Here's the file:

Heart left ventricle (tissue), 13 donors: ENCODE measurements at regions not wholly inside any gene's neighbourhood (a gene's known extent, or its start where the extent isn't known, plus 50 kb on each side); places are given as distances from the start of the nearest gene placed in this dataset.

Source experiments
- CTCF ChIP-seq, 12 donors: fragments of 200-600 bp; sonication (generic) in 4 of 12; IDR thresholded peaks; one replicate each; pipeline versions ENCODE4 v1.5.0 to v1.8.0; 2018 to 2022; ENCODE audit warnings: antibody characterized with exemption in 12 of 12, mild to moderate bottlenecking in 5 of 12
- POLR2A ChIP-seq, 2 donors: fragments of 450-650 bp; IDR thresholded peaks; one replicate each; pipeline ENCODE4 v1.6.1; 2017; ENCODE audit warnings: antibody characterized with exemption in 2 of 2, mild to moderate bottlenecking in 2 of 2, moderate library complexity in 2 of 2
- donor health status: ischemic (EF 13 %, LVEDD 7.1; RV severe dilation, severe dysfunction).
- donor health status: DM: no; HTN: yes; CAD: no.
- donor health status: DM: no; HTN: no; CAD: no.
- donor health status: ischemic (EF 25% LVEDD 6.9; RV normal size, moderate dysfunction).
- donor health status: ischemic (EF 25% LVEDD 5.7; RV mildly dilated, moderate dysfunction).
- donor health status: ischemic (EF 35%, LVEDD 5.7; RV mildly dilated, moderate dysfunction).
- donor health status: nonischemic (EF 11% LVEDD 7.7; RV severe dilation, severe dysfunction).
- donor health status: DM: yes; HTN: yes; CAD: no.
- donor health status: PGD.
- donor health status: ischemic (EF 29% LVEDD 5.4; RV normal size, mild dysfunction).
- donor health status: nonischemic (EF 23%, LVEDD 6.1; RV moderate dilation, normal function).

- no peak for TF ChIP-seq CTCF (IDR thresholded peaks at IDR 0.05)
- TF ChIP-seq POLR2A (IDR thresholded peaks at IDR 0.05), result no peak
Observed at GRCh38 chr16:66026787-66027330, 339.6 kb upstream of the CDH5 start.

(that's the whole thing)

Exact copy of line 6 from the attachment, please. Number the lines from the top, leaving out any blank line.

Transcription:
- donor health status: DM: no; HTN: yes; CAD: no.